Armed police deployed more in Nottinghamshire last year than any other point in past decade

Armed police were deployed more often in Nottinghamshire last year than any other point in the past decade, despite the number of armed officers falling over the period.

Many police forces across England and Wales are deploying armed officers to more incidents because of rising violent crime and the continued threat of terrorism.

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The latest Home Office statistics show Nottinghamshire Police conducted 340 armed operations in 2018-19.

This was up 13 per cent from the previous year, when armed officers attended 302 operations, and eight per cent from 10 years ago.

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At the same time, however, the number of armed officers in the force fell from 133 in 2009 to 71 this year – down -62 officers overall.

The Home Office figures show two-fifths of police forces in England and Wales saw a reduction in the number of armed police officers in their ranks over the last year.

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This is despite a £143 million government grant to increase the numbers and capacity of firearms units.

In five forces, the figure reached a 10-year low.

Yet overall, the number of armed officers in the 12 months to March reached 6,653 – the highest number since 2012.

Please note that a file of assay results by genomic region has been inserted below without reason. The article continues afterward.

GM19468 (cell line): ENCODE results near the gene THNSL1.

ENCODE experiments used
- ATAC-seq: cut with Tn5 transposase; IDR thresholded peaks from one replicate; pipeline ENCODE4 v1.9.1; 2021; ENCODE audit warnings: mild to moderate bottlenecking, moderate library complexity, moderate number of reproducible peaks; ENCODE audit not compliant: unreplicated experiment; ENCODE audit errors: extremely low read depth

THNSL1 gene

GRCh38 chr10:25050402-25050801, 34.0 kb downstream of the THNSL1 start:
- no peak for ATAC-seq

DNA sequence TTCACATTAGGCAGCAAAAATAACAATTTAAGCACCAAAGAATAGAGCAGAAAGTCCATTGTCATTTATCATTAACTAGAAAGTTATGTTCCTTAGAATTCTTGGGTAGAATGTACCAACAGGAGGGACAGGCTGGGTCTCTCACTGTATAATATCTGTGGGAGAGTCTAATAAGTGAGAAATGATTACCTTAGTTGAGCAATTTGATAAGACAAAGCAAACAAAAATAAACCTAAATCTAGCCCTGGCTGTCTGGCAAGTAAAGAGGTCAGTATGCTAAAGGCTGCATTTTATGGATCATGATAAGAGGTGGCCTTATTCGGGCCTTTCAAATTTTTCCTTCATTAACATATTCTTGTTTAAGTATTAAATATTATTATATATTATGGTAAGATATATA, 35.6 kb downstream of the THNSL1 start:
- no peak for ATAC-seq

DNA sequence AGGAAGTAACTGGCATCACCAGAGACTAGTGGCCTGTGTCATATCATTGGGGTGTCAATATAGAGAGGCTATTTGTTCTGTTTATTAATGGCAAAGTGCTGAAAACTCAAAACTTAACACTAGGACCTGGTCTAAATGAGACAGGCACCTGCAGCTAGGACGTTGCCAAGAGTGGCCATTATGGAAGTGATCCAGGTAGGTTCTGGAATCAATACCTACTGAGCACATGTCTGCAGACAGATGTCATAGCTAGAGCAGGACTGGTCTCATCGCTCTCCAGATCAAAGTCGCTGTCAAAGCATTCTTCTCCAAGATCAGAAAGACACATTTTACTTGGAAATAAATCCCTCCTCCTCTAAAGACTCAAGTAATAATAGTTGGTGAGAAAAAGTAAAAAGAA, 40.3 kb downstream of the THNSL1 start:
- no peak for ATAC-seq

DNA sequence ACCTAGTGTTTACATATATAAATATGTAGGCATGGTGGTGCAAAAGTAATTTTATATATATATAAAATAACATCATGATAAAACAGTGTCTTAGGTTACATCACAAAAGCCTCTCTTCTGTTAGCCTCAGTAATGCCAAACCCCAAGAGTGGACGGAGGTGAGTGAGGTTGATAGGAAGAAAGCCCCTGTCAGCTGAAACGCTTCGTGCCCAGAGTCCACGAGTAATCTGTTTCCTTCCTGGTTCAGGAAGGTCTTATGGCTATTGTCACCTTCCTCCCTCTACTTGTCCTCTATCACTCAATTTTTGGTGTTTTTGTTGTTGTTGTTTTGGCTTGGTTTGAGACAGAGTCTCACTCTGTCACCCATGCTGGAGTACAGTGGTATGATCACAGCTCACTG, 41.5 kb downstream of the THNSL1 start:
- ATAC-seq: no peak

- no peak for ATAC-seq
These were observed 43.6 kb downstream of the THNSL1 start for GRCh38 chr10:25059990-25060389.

Even though call-outs have increased as well, the National Police Chiefs' Council said officers only fire weapons as a "last resort".

The organisation's spokesman for armed policing, Simon Chesterman, said there were only 13 occasions when officers pulled the trigger.

He added: "A mark of the quality of training that armed officers receive is how infrequently they have to use their weapons, and it is a testament to the professionalism of our armed officers that only 0.06% of armed deployments end with a firearm actually being discharged."

The union representing rank-and-file officers, the Police Federation of England and Wales, shared this view.

Steve Hartshorn, the federation's lead on firearms, said: "We need to remain vigilant and support these officers knowing their training is of the highest standard in times of rising violent crime."

He added: "There is still some way to go nationally in the firearms uplift as they can only recruit from an already diminished pool of officers and carrying a firearm isn't for everyone."

Gerard Milano, Nottinghamshire Police's Detective Chief Superintendent said: "Any recent increase in the number of incidents armed officers are sent to in Nottinghamshire is not directly linked to those involving firearms.

"Instead this increase is due to armed officers now being sent to deal with reports where there is a suggestion of weapons being present such as knives, or where there is extreme danger to officers and the public.

"Whilst each incident is assessed on its own merits, recent developments in the command of armed officers have seen us deploying firearms officers more often alongside their unarmed colleagues to these high risk incidents.

"This is often an operational contingency to ensure that we are keeping the public and our officers safe.